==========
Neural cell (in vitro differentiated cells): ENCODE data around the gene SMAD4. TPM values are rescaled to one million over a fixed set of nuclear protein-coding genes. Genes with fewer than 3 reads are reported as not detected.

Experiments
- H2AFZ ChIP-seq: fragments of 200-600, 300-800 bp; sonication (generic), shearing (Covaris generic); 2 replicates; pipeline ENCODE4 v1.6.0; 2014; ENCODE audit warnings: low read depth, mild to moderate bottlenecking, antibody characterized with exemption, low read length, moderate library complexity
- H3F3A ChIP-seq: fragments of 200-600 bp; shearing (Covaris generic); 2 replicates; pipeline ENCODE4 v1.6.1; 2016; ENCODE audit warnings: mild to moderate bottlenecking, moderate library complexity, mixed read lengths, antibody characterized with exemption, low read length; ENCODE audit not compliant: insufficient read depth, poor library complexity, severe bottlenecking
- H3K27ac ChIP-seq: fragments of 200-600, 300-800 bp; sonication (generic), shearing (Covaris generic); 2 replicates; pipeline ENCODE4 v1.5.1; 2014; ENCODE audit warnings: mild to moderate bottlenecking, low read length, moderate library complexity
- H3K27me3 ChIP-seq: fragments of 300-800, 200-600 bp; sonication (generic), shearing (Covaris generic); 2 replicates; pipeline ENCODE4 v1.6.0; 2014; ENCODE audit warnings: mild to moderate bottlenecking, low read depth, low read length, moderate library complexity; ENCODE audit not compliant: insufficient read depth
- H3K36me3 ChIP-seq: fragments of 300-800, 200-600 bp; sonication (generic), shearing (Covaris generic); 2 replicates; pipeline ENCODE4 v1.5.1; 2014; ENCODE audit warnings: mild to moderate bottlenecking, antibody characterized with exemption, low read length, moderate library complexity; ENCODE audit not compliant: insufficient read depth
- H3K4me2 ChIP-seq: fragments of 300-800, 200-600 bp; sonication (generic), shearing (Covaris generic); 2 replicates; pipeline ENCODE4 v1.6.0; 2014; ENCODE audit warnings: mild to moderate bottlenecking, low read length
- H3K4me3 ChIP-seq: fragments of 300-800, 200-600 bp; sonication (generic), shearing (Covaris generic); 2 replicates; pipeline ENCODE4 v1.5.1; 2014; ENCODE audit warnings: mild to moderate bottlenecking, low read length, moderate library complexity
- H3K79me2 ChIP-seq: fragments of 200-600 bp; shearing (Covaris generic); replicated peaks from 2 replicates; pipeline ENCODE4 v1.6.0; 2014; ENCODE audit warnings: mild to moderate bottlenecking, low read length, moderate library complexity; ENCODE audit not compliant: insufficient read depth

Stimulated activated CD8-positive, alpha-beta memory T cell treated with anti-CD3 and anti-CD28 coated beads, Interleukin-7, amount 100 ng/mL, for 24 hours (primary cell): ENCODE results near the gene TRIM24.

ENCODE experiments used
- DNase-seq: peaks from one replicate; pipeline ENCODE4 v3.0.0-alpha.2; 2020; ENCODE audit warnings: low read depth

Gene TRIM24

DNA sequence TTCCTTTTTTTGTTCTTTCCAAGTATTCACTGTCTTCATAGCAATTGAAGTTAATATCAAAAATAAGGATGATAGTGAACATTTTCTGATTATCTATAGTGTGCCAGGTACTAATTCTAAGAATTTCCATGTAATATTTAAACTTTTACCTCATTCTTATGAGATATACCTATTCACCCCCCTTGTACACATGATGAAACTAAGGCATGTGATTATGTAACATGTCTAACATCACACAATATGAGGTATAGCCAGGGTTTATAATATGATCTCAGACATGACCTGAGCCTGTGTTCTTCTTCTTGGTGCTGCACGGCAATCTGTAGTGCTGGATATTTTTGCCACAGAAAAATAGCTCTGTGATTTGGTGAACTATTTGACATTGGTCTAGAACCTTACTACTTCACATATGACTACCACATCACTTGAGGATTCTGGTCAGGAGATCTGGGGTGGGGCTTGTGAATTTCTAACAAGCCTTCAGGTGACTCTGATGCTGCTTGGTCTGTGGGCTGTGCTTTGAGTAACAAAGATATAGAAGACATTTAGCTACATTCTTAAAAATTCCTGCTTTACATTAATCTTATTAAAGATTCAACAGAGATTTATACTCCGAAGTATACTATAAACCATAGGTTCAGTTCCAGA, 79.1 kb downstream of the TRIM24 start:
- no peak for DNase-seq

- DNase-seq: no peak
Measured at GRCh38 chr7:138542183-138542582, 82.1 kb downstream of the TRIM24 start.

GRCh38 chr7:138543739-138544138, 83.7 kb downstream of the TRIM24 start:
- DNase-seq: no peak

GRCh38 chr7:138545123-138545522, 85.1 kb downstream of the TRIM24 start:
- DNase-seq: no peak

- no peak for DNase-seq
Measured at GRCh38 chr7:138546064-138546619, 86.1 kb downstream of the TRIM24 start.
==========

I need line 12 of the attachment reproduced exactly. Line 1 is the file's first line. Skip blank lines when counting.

ENCODE experiments used